Adopting a dog changes your life forever. Over the course of his life, your canine companion will leave paw prints all over your heart. You will make memories with him, and he will be there for you at times when you feel like no one else is. Dogs become our furry family members, and losing them is devastating. Like all the ones we love, it’s never easy saying goodbye to our canine companions. Sometimes it feels impossible to cope with the loss.
If someone has never owned a pet before, it’s likely that they won’t understand what you’re going through. These people may not be as sympathetic, as they don’t understand the attachment and bond that forms between a dog and his owner. Don’t let this upset you. Chances are, there will be many more people who will understand what you’re going through.
Talk to other pet parents who have been through the same situation. Leaning on someone who understands what you’re going through can make a world of difference. Grief is a long process, so don’t expect to feel better after only a few days. Everyone deals with grief differently, but it’s likely that you’ll be feeling the pain of your loss for a long time.
Sunday’s Recap: 7 Resources To Help You Deal With the Loss of A Pet
1. Pet Loss Help
When a pet passes away, there is no “right way” to grieve. As I said, everyone deals with grief differently. Just because a friend or family member was able to adopt a new pet within days of losing their previous dog doesn’t mean you’ll feel comfortable enough to do the same.
Taking the time to properly mourn your loss and heal from it is the best thing you can do. If you try to fill the hole in your heart with a new pet too quickly it may reduce your ability to bond with your new fur baby. As this article from Pet Loss Help explains, everyone has a different grieving process and you need to do what feels right for you.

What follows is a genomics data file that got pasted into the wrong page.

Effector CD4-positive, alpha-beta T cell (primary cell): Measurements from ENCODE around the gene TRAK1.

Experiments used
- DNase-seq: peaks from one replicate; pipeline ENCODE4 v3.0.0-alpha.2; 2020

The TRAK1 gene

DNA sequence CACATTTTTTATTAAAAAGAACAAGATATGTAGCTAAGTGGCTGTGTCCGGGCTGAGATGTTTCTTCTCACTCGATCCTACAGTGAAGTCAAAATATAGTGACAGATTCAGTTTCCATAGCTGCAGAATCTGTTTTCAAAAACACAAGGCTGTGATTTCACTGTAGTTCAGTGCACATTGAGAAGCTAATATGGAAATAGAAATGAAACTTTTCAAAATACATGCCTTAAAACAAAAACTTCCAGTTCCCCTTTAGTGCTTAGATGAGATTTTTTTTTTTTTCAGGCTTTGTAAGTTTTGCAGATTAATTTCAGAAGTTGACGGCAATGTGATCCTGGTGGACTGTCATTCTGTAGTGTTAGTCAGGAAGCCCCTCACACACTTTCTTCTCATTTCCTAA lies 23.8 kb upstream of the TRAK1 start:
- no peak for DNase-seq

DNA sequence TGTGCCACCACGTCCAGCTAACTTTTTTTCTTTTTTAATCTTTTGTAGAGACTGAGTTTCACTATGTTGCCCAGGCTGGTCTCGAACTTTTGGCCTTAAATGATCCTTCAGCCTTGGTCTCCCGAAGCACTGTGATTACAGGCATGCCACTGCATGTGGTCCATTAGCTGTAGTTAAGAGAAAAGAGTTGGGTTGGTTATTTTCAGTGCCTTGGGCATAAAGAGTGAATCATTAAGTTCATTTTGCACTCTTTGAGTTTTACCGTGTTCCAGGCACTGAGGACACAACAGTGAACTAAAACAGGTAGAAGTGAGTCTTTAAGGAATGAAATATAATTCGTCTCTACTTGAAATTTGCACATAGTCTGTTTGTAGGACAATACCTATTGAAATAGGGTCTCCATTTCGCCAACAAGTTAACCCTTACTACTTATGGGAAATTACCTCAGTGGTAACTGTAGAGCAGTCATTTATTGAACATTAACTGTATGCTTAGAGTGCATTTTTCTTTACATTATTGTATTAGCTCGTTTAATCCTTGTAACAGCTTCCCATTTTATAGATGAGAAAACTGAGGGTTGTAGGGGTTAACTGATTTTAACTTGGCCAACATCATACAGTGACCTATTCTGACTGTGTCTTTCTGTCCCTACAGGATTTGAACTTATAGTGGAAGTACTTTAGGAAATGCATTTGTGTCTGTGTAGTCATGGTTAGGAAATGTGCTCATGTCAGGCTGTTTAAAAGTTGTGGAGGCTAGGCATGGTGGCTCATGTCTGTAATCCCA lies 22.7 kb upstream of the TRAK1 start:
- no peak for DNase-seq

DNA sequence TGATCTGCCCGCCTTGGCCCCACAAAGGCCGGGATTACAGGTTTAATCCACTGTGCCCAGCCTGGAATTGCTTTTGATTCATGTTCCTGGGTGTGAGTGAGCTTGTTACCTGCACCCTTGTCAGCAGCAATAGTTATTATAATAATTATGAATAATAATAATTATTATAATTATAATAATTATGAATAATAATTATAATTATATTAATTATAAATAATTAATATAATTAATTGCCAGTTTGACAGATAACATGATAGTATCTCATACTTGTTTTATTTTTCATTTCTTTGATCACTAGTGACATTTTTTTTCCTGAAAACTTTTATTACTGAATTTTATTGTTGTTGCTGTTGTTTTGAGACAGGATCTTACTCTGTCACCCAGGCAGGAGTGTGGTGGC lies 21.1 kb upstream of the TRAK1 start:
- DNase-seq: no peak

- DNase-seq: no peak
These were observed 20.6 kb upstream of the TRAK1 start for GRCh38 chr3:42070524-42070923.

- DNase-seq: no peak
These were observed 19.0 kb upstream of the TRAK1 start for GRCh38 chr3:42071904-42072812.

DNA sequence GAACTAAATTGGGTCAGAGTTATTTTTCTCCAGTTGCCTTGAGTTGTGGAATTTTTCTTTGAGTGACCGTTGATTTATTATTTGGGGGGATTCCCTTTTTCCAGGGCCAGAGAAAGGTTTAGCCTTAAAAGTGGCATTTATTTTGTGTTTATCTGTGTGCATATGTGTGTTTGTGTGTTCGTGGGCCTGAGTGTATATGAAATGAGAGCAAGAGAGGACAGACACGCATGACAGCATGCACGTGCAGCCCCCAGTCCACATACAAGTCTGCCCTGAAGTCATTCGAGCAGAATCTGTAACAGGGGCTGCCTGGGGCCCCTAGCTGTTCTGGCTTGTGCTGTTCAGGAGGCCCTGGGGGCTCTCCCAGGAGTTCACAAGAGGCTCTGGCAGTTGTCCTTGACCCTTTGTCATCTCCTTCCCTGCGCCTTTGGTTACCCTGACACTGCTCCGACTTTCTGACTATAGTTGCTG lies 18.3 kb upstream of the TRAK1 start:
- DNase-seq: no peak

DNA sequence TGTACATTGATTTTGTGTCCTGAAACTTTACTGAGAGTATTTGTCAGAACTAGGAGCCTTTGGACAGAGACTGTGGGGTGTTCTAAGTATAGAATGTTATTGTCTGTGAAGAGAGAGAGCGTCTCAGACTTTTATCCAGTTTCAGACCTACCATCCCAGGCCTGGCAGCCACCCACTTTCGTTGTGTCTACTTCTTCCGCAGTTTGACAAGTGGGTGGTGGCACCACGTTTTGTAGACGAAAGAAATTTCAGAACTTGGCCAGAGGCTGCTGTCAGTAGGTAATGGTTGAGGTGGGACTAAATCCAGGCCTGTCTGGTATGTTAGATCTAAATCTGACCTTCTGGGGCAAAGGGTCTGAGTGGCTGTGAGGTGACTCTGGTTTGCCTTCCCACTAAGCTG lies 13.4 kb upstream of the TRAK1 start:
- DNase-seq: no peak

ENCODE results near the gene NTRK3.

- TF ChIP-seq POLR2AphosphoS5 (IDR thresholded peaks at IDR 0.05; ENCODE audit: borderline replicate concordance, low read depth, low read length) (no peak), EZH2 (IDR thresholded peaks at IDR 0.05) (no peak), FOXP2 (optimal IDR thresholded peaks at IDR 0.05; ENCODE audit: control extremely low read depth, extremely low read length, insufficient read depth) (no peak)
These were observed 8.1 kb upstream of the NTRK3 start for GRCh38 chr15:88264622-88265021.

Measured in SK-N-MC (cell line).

- Behavioral responses are widely varied and may include wanting to sleep with the departed companion’s toys or blankets, avoiding sleeping in the bed you shared with your pet, being unable to remove his possessions, continuing a routine as if your companion were still alive, a compulsion to memorialize your pet, or withdrawing from those who do not support your grief (or even those who do)…
2. The Humane Society of The United States
What you need to realize about your grief is that you don’t have to deal with it alone. Hopefully, you have a support system that will help you through this trying time. If you are feeling alone, The Humane Society has some great tips.
- While grief is a personal experience, you need not face your loss alone. Many forms of support are available, including pet-bereavement counseling services, pet-loss support hotlines, local or online pet-bereavement groups, books, videos, and magazine articles…
Many people who experience the death of a pet don’t understand why their emotions seem so scattered in the days and weeks following the tragedy. Of course you’ll be overcome with sadness, but you may also feel guilty or angry. It’s okay to feel this way.
Pet-loss.net explains the emotions that you may feel and why it’s okay to feel this way. They also do a great job discussing why some of these feelings are unnecessary and may even make your grieving process more difficult. The key is to be honest with yourself and work through these emotions instead of bottling them up inside because you are ashamed or embarrassed.
- Different people experience grief in different ways. Besides your sorrow and loss, you may also experience the following emotions:
- Guilt may occur if you feel responsible for your pet’s death-the “if only I had been more careful” syndrome. It is pointless and often erroneous to burden yourself with guilt for the accident or illness that claimed your pet’s life, and only makes it more difficult to resolve your grief…
Dealing with your emotions is only the first step. You need to understand your emotions and reach out for the help that you need to cope with your loss. It may also help you to create some type of legacy for your beloved dog.